In each embodiment, the nature of requiring cryptographic material from both the client device and the server device has the distinct advantage of insulating end-users on client devices from unilateral legal action designed to recover plaintext material without their knowledge. This is not possible, as reconstructing plaintext requires artifacts from both entities, thus end-users are protected against unknowing disclosure of their protected content.

To utilize the advanced data protection, a user generally does not have to do much, if anything, differently than they usually do to access files. The user is able to access files in a typical manner. In some embodiments, the user specifies which files to protect. In some embodiments, the user verifies authority/access (e.g., using a password, biometrics or any other implementation) before accessing data.

In operation, the advanced data protection securely protects user data, enables backup and restore as well as providing a secure audit implementation.

As described herein, when storing data, a file is retained for further use and future restoration. For example, a file is requested based on a client identifier, which is also embedded in the file itself, and then the file is downloaded.

Audit records are able to be utilized to analyze usage and make a disclosure risk determination based on deterministic use, not on inferences and extrapolation or machine analytics/heuristics. The audit records are able to be used to generate a report so that users are able to prioritize an investigation to determine what may have been taken.

While the present invention has been described above in terms of specific embodiments, it is to be understood that the invention is not limited to these disclosed embodiments. Many modifications and other embodiments of the invention will come to mind of those skilled in the art to which this invention pertains, and which are intended to be and are covered by both this disclosure and the appended claims. It is indeed intended that the scope of the invention should be determined by proper interpretation and construction of the appended claims and their legal equivalents, as understood by those of skill in the art relying upon the disclosure in this specification and the attached drawings.

Claims (34)

What is claimed is:
1. A method, implemented using hardware, comprising:
a. encrypting content with an inner data container using one or more unique client-generated and client-stored cryptographic keys to generate client-encrypted content; and
b. sending the client-encrypted content to a server where the client-encrypted content is encrypted with an outer data container using one or more unique server-generated and server-stored cryptographic keys, wherein encrypting the content further comprises:
implementing a cryptographic algorithm and offloading schedule to transmit client-encrypted data blocks and additional cryptographic inputs to a server application, using secure networking components and a secure network channel negotiated as a result of server application authentication and based on configuration data returned when authentication succeeds;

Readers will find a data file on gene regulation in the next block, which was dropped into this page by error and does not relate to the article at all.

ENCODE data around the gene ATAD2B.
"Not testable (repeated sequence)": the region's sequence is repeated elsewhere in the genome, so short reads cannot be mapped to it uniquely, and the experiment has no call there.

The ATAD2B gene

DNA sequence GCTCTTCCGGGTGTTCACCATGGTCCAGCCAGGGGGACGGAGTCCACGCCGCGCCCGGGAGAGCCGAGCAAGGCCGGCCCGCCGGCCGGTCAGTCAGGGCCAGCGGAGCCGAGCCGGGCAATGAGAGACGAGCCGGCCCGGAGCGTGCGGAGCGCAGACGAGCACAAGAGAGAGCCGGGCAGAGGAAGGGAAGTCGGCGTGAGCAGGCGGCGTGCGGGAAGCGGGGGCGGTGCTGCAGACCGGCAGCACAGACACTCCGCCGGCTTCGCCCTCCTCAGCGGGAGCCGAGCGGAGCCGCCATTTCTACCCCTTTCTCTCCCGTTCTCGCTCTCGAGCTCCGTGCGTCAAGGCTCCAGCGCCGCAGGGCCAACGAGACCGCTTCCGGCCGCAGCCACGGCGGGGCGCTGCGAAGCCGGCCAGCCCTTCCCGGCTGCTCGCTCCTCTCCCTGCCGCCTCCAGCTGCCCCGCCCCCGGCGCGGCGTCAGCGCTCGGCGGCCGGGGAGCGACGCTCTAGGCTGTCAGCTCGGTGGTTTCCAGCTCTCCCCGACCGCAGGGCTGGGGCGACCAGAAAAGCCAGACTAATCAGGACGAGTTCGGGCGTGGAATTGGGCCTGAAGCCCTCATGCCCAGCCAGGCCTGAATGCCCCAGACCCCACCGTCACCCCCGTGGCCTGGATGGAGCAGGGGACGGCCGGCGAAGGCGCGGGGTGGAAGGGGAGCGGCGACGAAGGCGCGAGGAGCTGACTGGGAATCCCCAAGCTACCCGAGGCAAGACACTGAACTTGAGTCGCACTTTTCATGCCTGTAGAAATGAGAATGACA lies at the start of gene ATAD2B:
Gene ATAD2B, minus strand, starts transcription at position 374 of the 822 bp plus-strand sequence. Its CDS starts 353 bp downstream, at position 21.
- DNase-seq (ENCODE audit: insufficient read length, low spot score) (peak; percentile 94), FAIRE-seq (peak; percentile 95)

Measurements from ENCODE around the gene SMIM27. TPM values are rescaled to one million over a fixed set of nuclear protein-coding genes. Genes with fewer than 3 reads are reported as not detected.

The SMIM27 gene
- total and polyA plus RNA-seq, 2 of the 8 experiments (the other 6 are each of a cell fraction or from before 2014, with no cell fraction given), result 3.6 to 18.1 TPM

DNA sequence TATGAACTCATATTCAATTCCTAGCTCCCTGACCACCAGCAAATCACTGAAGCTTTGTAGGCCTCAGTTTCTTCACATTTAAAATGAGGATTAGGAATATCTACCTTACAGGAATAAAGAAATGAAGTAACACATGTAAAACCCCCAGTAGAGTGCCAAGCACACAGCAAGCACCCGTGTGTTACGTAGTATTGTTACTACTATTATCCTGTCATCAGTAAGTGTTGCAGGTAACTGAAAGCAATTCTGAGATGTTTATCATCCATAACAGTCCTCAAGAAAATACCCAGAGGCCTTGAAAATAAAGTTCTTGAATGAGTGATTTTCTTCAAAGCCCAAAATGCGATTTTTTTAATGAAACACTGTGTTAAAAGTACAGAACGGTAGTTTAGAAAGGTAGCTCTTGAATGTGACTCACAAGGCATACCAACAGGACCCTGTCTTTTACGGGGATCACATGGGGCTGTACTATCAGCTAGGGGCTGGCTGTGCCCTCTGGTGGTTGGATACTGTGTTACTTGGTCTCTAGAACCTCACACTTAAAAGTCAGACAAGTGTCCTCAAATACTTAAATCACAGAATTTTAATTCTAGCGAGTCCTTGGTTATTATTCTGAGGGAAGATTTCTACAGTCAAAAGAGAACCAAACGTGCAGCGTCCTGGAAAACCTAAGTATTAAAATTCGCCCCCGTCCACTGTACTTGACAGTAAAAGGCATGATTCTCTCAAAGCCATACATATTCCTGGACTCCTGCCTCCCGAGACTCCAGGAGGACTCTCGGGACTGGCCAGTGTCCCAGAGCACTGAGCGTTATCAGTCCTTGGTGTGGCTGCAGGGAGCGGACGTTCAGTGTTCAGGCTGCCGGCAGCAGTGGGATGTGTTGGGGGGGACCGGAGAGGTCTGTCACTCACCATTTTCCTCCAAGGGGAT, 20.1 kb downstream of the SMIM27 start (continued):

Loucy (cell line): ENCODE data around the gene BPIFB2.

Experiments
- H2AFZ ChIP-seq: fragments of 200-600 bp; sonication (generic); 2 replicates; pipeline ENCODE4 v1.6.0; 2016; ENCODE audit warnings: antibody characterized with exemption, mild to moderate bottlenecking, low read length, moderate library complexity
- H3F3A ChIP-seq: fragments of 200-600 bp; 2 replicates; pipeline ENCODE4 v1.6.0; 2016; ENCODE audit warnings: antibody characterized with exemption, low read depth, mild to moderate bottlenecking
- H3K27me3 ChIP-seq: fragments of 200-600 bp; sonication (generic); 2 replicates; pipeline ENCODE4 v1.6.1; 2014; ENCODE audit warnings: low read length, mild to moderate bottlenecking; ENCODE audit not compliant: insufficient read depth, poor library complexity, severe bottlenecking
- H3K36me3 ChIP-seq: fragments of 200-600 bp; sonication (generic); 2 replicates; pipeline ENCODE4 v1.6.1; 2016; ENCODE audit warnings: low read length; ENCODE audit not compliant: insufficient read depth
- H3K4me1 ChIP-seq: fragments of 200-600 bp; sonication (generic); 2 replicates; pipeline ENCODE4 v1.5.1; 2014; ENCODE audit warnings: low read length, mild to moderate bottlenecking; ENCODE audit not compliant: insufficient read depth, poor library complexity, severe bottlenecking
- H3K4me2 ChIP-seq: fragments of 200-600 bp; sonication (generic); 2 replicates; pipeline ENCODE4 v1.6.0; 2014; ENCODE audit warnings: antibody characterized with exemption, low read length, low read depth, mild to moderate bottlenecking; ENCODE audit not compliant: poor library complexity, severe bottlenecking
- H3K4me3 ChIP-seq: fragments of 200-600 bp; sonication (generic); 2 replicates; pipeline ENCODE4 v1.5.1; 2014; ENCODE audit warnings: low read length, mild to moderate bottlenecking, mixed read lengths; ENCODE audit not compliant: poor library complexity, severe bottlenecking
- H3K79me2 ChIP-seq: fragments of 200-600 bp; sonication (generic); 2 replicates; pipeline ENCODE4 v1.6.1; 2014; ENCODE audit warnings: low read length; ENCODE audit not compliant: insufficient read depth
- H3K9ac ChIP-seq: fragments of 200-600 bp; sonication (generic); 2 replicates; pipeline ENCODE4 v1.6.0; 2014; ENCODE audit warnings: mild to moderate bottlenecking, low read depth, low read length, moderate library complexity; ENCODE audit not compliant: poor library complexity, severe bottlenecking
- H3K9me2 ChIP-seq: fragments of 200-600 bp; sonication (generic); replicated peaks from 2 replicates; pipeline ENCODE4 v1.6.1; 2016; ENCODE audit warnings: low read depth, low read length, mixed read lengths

using the additional cryptographic inputs, generating or retrieving one or more unique content encryption keys associated with and specific to the client-encrypted content, and encrypting the client-encrypted content in a data container in a secure server store while also storing the one or more server-generated and server-stored cryptographic keys on the secure server store;
generating a globally unique data identifier and the additional cryptographic inputs, and storing the globally unique data identifier and the additional cryptographic inputs in a protected data container stored in a protected client store using a client application;
encrypting the content a block at a time; and
returning results to the client application, using an encrypted channel, where the results are used as input to continue block encryption, until all of the content is encrypted, at which point encrypted material is added to the protected data container in the client store, replacing plaintext input material.
2. The method of claim 1 wherein the one or more client-generated cryptographic keys are stored on the client device.
3. The method of claim 1 wherein encrypting the content further comprises:
storing an event to the client store, associated with the globally unique data identifier; and
generating one or more unique encryption keys, stored in a protected part of the client store.
4. The method of claim 3 further comprising removing original content, and destroying the secure network channel and cryptographic parameters.
5. The method of claim 3 wherein authentication further comprises:
(1) reading policy information from the client store, or from user input, to determine user identity;
(2) querying a user for a password, or using cached password data in the form of a salted hash and/or key-stretched derived value;
(3) optionally querying the user for secondary authentication information;